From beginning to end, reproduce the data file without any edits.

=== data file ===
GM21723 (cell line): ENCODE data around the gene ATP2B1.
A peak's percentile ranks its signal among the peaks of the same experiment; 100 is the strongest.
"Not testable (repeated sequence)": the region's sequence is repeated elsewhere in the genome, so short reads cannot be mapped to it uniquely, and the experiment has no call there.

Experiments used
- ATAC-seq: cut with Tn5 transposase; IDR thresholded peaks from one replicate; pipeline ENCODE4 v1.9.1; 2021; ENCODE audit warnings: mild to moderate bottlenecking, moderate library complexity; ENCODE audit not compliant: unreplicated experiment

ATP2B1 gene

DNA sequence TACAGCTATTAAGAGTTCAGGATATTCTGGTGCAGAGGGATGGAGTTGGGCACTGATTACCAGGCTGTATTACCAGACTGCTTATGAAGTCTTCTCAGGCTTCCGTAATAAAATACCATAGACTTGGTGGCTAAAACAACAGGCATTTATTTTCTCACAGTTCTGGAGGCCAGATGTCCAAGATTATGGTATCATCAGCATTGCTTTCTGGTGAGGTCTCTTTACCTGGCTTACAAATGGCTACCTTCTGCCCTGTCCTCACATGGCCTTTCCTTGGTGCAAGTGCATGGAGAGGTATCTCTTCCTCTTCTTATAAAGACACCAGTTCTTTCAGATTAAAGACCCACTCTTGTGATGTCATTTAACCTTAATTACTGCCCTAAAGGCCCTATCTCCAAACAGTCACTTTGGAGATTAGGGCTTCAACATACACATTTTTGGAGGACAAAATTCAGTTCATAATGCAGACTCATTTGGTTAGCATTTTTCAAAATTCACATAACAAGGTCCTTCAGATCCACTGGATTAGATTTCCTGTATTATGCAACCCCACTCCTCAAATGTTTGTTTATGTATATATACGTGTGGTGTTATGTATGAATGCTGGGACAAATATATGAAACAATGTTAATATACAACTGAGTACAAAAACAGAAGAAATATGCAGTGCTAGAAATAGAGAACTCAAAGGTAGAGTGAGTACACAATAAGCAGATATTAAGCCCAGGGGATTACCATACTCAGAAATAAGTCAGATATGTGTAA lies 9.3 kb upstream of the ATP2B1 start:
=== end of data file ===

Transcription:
GM21723 (cell line): ENCODE data around the gene ATP2B1.
A peak's percentile ranks its signal among the peaks of the same experiment; 100 is the strongest.
"Not testable (repeated sequence)": the region's sequence is repeated elsewhere in the genome, so short reads cannot be mapped to it uniquely, and the experiment has no call there.

Experiments used
- ATAC-seq: cut with Tn5 transposase; IDR thresholded peaks from one replicate; pipeline ENCODE4 v1.9.1; 2021; ENCODE audit warnings: mild to moderate bottlenecking, moderate library complexity; ENCODE audit not compliant: unreplicated experiment

ATP2B1 gene

DNA sequence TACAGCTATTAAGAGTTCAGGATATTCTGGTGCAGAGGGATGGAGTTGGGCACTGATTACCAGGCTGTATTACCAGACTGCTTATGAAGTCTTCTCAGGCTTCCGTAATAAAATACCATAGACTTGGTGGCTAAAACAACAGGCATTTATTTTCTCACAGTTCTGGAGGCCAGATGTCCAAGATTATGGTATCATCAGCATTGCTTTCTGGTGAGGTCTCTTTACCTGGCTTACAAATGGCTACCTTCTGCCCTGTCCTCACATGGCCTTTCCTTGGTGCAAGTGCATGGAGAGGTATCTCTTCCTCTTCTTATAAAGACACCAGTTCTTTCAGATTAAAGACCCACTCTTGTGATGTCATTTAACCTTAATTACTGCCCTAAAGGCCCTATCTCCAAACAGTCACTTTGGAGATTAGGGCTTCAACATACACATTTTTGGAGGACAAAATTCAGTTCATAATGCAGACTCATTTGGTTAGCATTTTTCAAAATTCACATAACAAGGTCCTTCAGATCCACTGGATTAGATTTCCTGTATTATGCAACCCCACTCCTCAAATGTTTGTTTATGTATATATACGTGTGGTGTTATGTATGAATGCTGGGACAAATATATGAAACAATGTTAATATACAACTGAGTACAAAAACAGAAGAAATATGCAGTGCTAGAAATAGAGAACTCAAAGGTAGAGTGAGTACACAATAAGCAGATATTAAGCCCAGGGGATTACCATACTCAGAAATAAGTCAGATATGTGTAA lies 9.3 kb upstream of the ATP2B1 start: